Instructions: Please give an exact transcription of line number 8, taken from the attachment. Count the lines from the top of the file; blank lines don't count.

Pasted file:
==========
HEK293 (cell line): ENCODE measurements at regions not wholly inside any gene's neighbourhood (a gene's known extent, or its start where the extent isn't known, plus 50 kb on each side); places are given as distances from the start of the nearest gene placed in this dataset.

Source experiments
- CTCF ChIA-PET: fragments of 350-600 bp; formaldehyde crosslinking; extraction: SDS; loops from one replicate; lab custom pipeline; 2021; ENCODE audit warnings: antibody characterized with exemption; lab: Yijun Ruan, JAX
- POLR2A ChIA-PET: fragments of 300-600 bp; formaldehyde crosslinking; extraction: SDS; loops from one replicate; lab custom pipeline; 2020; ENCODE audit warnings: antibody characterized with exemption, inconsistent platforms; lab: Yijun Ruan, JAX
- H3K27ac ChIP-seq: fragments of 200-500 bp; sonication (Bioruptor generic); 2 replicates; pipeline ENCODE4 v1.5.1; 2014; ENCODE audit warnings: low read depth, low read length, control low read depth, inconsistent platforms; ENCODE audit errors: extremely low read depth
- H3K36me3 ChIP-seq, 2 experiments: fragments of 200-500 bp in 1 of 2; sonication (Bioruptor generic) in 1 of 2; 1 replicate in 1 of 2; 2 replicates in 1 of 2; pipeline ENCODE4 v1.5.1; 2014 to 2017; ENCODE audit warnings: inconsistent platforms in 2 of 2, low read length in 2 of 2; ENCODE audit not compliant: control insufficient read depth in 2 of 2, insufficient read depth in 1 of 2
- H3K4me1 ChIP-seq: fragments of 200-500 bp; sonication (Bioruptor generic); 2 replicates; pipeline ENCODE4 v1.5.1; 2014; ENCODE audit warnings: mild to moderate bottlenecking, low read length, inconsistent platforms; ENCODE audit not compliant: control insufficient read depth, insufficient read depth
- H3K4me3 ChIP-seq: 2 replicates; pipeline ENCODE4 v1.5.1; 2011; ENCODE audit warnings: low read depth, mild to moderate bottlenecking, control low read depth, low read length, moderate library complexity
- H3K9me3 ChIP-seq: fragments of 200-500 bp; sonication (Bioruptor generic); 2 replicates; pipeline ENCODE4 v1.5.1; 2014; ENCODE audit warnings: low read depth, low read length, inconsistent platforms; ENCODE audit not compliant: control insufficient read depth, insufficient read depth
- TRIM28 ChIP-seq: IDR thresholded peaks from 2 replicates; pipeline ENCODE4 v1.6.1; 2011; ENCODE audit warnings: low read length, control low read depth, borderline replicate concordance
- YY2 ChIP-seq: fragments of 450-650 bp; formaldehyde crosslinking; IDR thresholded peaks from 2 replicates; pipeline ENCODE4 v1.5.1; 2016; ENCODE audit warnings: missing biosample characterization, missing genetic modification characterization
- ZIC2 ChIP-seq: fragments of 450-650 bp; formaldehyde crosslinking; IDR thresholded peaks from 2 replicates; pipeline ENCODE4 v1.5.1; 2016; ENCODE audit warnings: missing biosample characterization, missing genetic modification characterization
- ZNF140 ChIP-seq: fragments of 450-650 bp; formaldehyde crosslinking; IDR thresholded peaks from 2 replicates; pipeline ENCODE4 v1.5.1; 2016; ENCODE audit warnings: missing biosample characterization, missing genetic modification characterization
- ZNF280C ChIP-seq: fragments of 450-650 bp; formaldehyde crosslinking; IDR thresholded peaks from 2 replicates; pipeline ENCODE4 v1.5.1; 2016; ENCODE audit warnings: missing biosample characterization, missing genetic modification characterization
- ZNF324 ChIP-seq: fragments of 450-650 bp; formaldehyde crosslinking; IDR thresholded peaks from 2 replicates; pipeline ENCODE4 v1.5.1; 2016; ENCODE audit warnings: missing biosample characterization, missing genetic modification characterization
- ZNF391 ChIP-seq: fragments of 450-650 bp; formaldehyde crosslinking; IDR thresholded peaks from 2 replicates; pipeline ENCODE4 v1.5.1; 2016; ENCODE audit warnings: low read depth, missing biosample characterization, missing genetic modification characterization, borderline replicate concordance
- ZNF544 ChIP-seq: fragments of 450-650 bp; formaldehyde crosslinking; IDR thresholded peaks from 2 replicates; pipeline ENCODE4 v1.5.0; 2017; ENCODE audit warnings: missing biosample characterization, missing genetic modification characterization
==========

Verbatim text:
- H3K4me3 ChIP-seq: 2 replicates; pipeline ENCODE4 v1.5.1; 2011; ENCODE audit warnings: low read depth, mild to moderate bottlenecking, control low read depth, low read length, moderate library complexity